Chapter Six is called "The Eminent Domain Mentality." The author notes that victims cannot understand how something so utterly unfair can take place legally and wonders if consultants and developers who benefit have even a tinge of bad conscience. Do not judges see the obvious violation of the U.S. Constitution? His answer is "no." They have plenty of rationales for their behavior. What a sad commentary. Add onto this a naive and apathetic public who have their own self-interests. Greenhut notes that often no one bothers to think about constitutional principles and legal niceties like property rights. Gets one to wonder what the young are taught at home and in the schools. And the author concludes that the abusers mostly sleep well at night. He goes on to explain their mentality. He compares them to those who participated in Nazi concentration camps or in the Soviet gulag system. It is hard to believe just what redevelopment advocates think. Projects in Connecticut, New Hampshire, California, Kansas, Pennsylvania, Hawaii, Alabama, and Washington are used to point out the gross injustices. The degree of rationalization is lunacy.

An interesting title is bestowed upon Chapter Seven—"God Doesn't Pay Taxes." This is enough to force a thinker into reading every word. The introductory quote that the City of Cypress (California) decided that a church is not the best use of land owned by the church is further enticement.What Greenhut relates is hard to believe, and, yes, California is part of the United States. And, When he wrote columns defending the church, he could not believe the level of prejudice directed toward church members. No, the setting could not have been America. Then there is the Alice In Wonderland story with the setting being Nassau County, New York, also involving a church, and a historical church in Rockford, Illinois.

Chapter Eight is called "Corporate Welfare Queens"; another intriguing title. The accompanying quote of H.L. Mencken — "These men are seldom if ever moved by anything rationally describable as public spirit; there is no more public spirit among them than among so many burglars or street-walkers" — sets the stage. Mencken was writing about government bureaucrats, but, as the author notes, he could just as easily have been writing about retailers, professional sports franchises, casino owners, lawyers, consultants, and bond dealers. However, Greenhut notes, it is the law that is responsible for the abuses and the government that is mainly to blame. The process is destructive of individual rights and freedoms. Many striking instances are cited. Special attention is given to Costco which, according to the prestigious Institute for Justice, is the worst offender. And as might be expected, race enters the scene when blight is often an interchangeable term for "African-American" or "Mexican-American neighborhood." Then there is the redevelopment industry. Anyone who does not have the urge to rise up and fight is not alive.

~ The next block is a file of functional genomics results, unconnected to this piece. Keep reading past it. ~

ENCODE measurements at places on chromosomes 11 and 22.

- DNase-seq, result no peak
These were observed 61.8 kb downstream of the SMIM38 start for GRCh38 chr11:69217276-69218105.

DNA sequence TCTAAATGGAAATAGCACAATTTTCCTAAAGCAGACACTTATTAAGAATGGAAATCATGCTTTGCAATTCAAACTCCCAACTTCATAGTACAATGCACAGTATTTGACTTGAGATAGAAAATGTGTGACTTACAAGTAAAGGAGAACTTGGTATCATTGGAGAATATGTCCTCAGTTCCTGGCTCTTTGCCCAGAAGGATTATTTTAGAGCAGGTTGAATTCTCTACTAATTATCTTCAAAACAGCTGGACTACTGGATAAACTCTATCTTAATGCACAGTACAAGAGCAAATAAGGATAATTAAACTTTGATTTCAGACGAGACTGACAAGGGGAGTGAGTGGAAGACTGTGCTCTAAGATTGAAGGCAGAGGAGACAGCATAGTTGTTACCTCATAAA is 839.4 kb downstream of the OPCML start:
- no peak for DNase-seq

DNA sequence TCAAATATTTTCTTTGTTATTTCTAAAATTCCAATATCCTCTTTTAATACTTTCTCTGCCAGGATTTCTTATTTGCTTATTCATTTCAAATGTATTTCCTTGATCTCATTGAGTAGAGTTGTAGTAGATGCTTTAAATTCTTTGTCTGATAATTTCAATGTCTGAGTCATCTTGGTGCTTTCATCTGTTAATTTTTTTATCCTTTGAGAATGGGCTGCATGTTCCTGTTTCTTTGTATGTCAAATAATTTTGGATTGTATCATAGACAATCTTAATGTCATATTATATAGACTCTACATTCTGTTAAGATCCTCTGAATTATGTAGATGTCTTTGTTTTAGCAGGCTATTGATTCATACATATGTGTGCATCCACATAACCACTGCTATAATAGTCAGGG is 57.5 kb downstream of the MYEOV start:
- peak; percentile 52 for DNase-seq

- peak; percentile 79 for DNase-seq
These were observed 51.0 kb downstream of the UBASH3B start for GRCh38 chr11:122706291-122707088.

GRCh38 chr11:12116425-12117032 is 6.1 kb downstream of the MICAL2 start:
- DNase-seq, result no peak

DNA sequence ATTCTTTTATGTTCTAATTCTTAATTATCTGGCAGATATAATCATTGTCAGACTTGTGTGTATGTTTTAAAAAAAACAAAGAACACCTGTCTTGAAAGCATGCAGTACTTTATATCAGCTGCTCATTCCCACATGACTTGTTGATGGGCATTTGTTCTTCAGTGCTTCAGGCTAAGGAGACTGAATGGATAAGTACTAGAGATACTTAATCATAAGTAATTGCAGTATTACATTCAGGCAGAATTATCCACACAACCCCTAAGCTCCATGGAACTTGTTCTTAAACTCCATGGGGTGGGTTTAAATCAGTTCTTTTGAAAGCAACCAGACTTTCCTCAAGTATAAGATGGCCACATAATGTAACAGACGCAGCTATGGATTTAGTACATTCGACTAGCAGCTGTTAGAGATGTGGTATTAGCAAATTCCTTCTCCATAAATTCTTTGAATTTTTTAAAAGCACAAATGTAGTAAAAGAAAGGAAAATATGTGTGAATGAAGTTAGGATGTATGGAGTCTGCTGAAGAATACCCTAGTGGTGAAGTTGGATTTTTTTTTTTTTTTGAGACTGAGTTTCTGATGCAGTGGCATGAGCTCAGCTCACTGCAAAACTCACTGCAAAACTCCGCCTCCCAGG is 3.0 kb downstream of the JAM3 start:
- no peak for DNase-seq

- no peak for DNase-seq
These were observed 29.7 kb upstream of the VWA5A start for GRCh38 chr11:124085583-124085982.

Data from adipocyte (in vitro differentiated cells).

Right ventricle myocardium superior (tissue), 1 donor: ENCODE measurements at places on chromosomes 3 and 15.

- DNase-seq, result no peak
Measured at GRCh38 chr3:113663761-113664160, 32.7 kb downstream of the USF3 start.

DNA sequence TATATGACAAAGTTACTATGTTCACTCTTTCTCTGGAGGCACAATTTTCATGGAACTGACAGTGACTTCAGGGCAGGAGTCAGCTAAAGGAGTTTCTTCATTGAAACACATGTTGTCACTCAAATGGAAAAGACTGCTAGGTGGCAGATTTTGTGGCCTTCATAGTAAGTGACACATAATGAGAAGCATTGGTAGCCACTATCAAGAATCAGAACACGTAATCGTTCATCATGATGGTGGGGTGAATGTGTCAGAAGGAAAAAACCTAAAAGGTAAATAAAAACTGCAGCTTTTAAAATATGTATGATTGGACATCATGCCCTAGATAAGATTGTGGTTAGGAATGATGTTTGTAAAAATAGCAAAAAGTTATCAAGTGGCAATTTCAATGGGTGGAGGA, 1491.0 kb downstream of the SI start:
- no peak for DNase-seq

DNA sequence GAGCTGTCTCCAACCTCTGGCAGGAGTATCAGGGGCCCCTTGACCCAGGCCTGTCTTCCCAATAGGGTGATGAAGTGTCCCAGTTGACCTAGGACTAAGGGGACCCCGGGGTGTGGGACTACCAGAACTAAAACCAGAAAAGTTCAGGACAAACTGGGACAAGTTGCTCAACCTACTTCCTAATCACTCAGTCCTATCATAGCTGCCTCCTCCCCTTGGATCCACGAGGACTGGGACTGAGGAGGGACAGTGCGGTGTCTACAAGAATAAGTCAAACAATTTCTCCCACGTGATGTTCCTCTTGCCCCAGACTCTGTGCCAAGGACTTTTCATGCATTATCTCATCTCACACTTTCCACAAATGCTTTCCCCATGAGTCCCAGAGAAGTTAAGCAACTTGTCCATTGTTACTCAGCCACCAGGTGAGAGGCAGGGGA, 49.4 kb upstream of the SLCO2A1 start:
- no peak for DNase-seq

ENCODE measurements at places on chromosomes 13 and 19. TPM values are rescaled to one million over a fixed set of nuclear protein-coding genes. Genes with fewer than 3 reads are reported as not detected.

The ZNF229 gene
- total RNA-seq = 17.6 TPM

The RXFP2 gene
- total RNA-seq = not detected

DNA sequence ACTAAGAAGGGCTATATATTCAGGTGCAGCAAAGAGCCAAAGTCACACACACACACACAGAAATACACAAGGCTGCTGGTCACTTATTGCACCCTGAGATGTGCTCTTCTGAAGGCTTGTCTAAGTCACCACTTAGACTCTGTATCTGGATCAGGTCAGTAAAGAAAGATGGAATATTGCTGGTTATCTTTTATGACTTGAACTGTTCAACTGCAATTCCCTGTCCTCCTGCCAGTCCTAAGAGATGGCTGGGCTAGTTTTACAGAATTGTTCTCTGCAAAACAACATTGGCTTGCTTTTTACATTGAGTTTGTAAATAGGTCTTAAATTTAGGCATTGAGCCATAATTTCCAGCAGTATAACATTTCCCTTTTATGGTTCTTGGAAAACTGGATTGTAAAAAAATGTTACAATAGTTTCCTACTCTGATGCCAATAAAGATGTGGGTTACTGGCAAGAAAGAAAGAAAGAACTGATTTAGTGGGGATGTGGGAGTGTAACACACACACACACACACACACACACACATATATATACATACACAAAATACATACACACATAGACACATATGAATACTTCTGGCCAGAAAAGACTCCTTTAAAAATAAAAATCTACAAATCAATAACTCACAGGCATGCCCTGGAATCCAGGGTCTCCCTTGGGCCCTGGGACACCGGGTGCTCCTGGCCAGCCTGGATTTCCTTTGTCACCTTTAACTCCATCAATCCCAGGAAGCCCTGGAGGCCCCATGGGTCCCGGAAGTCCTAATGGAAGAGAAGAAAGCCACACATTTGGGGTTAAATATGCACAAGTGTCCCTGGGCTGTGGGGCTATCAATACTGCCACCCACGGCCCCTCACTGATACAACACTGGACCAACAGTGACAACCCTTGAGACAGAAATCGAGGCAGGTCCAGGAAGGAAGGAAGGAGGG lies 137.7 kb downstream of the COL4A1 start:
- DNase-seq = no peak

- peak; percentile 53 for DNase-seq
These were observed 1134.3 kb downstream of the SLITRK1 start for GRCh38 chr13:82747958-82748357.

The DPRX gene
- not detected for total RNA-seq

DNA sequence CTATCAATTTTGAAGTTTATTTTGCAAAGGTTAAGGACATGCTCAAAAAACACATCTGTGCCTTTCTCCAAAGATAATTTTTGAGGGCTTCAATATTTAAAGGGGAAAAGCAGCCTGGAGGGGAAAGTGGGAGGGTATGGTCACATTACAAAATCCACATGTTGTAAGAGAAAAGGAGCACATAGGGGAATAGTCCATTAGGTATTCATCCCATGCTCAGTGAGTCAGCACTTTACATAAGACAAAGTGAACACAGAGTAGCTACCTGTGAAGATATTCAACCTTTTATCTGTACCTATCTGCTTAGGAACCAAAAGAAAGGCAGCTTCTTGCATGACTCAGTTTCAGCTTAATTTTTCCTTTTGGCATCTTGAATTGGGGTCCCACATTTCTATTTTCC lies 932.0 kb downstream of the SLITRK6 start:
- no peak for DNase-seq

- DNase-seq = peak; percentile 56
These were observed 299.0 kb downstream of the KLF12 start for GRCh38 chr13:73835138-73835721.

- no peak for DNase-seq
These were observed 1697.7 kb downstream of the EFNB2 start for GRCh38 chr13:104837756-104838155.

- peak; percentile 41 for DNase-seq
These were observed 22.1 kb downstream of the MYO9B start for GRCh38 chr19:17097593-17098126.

The ninth chapter, "The Media Finally Wake Up," offers some rays of hope. Greenhut notes that recently, thanks to the increasing outrageousness of many eminent domain actions and the efforts of some lawyers and activist groups, media coverage has improved. Mention is made here, as in other parts of the book, of the influence and actions of the environmentalists. The journalists are so biased in favor of government actions on behalf of the environment that they distort the news and attack property owners. Numerous cases where media broke rank are cited. However, the author notes that the preponderance of liberal reporters leads to slanted news coverage.

A quote from Aristotle, "We make war that we may live in peace" introduces the last chapter. Greenhut notes that the first reaction to abuse is despair, but despair should not be allowed to last long. The key to success is to not feel overwhelmed by the powerful forces. Four main approaches that have yielded success are identified. The first — community organizing, the second — adopting a legal strategy, the third — political, the fourth revolves around the media. Some of the success stories are reviewed in detail, including: "Illinois Stops One Stop Shopping," "California Dreaming," "The Constitution State Rediscovers the Constitution," "Colorado Supremes Slap Down Wal-Mart," "The Way From San Jose," "Atlantic City Officials Gambled and Lost." Much is to be learned from these anecdotes. Greenhut concludes with the "Organizing ABCs" — Build Broad Coalitions, Go On the Offensive, and Be Positive, Not Just Reactive, Know What You Want to Do, Don't Lose Sight of Principle, Keep It Simple.

Steven Greenhut's creation is must reading for anyone who can read, especially those who are concerned about restoring and then re-preserving traditional American values and lifestyles. The author is to be applauded for his painstaking, pull no punches effort.

Nate Dickinson
November 14, 2004